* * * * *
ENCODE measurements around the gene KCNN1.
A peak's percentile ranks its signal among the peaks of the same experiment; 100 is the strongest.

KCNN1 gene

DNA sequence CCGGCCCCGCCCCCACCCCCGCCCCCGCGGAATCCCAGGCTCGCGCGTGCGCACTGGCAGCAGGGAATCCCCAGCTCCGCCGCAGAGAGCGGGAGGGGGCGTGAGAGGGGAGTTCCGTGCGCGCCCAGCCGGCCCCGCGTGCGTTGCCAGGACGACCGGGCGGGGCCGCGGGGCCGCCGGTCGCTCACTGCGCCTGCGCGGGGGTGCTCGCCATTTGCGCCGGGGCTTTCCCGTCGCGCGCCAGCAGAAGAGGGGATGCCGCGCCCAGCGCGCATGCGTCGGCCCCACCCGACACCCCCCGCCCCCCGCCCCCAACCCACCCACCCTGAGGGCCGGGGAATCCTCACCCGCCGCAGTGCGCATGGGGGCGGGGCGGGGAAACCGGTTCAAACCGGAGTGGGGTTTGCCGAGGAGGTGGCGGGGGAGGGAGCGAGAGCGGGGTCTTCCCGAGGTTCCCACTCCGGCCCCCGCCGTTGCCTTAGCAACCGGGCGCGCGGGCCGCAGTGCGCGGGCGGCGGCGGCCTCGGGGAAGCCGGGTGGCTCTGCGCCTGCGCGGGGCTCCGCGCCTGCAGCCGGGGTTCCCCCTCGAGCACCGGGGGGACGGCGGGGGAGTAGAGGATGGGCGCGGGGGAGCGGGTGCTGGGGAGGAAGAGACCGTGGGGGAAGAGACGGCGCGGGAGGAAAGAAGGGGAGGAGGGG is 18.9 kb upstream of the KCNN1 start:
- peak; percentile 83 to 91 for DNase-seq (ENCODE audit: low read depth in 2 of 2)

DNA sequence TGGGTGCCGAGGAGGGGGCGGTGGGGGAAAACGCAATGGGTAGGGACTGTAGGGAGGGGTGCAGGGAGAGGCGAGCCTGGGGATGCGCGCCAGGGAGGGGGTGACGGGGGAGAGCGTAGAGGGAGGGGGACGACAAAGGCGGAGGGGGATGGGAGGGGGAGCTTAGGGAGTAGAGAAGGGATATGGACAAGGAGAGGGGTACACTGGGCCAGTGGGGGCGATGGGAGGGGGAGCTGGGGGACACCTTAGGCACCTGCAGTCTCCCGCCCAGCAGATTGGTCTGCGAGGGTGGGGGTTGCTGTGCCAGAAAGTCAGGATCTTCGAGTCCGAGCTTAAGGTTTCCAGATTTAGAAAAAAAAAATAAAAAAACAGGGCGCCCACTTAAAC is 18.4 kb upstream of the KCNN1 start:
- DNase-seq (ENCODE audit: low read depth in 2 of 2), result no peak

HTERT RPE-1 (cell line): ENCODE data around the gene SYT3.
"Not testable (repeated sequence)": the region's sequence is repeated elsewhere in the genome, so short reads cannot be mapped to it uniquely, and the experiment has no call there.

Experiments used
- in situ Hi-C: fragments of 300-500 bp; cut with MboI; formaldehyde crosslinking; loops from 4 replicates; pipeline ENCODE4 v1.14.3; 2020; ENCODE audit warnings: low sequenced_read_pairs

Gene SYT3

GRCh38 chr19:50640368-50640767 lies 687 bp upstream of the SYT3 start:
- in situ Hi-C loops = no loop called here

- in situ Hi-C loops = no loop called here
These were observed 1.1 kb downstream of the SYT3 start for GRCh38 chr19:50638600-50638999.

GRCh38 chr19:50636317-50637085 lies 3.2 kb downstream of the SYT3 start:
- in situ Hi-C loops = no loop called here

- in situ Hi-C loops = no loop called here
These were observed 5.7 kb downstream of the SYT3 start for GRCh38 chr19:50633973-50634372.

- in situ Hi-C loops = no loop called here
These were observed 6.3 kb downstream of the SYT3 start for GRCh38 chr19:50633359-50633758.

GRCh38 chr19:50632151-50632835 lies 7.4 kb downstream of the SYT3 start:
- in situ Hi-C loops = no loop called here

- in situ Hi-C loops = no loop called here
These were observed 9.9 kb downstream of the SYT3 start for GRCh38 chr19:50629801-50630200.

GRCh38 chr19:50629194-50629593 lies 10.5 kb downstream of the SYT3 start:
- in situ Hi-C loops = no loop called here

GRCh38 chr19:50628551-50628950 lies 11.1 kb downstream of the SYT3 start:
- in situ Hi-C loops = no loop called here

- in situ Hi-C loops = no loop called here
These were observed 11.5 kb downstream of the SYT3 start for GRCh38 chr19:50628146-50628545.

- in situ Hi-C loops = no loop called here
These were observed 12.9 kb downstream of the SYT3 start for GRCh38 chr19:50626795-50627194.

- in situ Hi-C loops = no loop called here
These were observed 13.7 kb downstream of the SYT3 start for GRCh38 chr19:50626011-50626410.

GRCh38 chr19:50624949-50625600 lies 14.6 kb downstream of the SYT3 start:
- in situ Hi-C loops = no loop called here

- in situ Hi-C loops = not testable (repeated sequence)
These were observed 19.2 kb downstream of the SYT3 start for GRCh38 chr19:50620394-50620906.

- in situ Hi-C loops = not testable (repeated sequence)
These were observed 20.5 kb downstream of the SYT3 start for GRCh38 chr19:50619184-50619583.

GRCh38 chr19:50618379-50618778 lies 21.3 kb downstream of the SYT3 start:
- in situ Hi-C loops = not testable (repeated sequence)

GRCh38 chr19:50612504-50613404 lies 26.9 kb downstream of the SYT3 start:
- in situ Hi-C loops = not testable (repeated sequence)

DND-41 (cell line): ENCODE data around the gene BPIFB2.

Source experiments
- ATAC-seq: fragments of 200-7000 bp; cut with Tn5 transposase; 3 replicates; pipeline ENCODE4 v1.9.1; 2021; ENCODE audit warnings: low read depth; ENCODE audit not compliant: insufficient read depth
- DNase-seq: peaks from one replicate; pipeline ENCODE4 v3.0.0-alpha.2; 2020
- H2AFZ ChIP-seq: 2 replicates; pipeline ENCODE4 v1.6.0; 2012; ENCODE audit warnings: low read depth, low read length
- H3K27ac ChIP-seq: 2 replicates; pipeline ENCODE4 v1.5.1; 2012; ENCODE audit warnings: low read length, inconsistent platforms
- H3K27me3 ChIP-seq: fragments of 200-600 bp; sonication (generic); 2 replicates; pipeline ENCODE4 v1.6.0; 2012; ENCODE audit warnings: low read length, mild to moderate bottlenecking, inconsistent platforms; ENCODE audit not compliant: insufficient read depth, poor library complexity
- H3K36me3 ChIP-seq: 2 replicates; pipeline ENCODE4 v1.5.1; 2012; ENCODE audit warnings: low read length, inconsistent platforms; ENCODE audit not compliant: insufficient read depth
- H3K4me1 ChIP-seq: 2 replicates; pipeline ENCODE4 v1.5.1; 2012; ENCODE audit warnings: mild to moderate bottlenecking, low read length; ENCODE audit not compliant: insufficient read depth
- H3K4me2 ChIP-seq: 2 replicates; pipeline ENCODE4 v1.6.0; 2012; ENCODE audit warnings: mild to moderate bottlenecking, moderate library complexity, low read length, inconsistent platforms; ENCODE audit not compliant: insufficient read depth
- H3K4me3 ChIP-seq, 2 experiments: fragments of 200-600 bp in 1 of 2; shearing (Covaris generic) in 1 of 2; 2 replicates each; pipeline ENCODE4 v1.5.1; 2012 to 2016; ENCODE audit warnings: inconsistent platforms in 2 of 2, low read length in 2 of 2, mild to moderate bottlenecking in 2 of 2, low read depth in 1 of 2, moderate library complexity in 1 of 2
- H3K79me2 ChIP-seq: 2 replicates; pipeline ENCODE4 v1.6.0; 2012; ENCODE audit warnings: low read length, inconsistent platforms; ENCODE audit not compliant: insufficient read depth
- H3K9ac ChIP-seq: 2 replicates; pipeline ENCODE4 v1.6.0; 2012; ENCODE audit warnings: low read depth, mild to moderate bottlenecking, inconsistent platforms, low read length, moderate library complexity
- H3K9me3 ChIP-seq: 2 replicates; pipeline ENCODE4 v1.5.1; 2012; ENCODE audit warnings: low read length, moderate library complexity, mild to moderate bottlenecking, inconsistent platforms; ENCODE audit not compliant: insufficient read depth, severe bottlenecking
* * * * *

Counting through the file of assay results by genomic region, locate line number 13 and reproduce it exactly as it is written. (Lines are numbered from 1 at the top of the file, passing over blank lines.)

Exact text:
GRCh38 chr19:50640368-50640767 lies 687 bp upstream of the SYT3 start: